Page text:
Overview of Employee Ownership Options
There are a variety of ways to enable employees to become owners in the businesses where they work. These options generally aim to achieve three things:
- Reward employees financially.
- Encourage employee retention.
- Encourage employees to be loyal to the business and to pursue the company’s interests.
As one might expect, these options have pros and cons that make them better suited to some situations than others. Below is a brief analysis of some of the key differences between these common employee ownership options:
- Worker cooperatives.
- Employee stock ownership plans (ESOPs).
- Employee stock options (ESOs).
- Employee stock purchase plans (ESPPs).
Cost to Employees
Of the four options listed above, ESOPs are the only one that typically requires no out of pocket investment from employees. In an ESOP, the company pays for all shares and holds them on behalf of employees.
Coops require new members to buy in to the group; the amount needed to purchase a stake in the company will vary.
ESOs and ESPPs enable employees to buy shares at reduced rates. By their nature, they require employees to spend their own cash to purchase shares. Technically, there is one exception to this rule, and it occurs when an employee exercises an ESO and sells those shares immediately.
Employees have good reasons for taking this path: They know exactly how much profit they will make, and they eliminate any risk associated with holding a stock that may decline. Flipping shares immediately will, however, increase the employee’s tax liability.
From the employer’s perspective, there is a greater potential problem: When employees sell their stock immediately, they no longer own shares that align their interests with those of the business.
Long Term Incentives
In coops and ESOPs, employees cash out of their shares only when they leave the business. As a result, these forms of employee ownership have the longest term effect on retaining, rewarding, and incentivizing employees.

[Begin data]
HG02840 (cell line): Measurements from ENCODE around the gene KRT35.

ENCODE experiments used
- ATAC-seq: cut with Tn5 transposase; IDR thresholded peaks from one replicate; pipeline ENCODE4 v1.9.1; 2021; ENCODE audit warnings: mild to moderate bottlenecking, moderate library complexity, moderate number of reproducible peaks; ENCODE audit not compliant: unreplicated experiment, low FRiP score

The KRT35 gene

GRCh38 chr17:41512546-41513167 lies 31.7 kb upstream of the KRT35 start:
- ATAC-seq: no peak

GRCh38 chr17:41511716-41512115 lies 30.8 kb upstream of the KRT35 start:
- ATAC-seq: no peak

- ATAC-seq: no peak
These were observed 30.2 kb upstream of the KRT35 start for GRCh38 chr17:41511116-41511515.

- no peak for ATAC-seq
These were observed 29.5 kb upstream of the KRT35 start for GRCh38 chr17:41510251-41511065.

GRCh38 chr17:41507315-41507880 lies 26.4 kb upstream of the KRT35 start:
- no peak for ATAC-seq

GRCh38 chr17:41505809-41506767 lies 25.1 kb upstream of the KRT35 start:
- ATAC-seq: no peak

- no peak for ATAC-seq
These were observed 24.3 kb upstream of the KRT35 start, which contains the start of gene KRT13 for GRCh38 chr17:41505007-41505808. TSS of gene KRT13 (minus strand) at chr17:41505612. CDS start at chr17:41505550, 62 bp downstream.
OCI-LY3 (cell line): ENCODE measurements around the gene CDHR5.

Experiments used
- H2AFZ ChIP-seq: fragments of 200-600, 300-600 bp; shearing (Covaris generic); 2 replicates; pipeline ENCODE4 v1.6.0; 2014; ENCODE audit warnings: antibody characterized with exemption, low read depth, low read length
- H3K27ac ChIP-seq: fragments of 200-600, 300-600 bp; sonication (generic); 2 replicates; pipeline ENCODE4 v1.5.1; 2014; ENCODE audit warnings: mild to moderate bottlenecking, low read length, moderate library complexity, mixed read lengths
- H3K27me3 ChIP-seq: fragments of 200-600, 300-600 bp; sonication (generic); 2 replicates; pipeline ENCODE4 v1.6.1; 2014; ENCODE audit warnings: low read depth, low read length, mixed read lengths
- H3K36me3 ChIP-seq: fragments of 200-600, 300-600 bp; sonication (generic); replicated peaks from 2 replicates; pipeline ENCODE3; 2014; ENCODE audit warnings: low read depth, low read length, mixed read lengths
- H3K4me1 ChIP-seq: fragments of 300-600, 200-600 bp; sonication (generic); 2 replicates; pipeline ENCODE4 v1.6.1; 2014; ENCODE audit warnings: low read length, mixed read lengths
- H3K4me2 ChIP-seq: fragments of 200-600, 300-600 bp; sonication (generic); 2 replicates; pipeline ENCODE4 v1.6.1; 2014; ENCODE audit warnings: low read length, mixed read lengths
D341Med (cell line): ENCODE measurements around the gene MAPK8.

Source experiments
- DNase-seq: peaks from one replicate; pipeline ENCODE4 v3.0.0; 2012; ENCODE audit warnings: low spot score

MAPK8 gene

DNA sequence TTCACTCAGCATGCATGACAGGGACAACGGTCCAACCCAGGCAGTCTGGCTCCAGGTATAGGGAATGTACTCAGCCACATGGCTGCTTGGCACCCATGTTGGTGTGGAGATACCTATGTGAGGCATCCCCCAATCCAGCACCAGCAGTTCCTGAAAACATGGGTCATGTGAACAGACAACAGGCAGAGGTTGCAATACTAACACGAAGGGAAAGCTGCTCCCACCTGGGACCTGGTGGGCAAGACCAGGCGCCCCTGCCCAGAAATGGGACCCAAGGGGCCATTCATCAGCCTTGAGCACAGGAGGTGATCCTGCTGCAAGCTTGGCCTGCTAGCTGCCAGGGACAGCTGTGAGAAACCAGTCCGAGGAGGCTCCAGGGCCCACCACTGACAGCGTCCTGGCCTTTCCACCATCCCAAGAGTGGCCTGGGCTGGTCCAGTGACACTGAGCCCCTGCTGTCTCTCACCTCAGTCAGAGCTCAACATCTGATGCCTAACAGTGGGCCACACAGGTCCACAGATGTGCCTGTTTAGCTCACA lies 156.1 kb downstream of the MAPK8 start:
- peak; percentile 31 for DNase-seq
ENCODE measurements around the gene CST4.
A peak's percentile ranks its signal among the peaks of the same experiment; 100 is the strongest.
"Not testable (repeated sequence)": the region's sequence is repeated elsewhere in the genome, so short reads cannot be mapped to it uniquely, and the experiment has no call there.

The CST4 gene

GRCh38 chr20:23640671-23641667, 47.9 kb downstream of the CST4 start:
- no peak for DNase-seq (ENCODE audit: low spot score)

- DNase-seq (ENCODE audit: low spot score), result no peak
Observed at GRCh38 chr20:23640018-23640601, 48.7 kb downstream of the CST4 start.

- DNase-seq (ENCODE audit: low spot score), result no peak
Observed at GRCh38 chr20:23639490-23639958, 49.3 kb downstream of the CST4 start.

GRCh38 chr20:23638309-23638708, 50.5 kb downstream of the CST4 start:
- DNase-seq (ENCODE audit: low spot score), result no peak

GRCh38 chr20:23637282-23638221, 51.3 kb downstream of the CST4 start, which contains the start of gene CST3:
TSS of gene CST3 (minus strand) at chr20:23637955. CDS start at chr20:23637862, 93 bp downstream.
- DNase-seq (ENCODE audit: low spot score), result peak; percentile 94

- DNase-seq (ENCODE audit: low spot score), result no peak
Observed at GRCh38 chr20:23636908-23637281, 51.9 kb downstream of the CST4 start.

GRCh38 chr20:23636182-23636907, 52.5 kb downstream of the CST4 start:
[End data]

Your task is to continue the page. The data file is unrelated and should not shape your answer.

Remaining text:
Coops and ESOPs also provide shorter term incentives because both plans provide annual incremental gains to employees.
In coops, annual surpluses may be allocated to members’ accounts, providing recurring positive reinforcement of employees’ efforts on behalf of the business.
In ESOPs the company stock must be valued each year, and when it is employees have a chance to see increased value on the shares they already own. They also have the chance to gain additional shares each year, thereby multiplying their gains.
Perhaps as importantly, ESOPs and coops encourage long term, ongoing commitment to the business because the stake employees own today could continue to increase in value as the company continues to perform well.
There is no such ongoing commitment with ESOs and ESPPs, which are limited term arrangements focused more on helping employees cash in on current gains seen to this point, rather than producing new ones.
In both ESOs and ESPPs, employees would be motivated to buy company stock only if they can do so at a good price. That price is determined within a set window of time, so that ESOs and ESPPs by definition do not function well as very long term incentives.
Perhaps as importantly, the primary motivation with ESOs and ESPPs is centered on making profit for the individual, not the company. Because individuals have purchased shares at a discount, they already have realized a profit and are therefore much more motivated to sell the shares and capture those gains. Once those shares are sold the ongoing connection to the company—and its performance—is severed.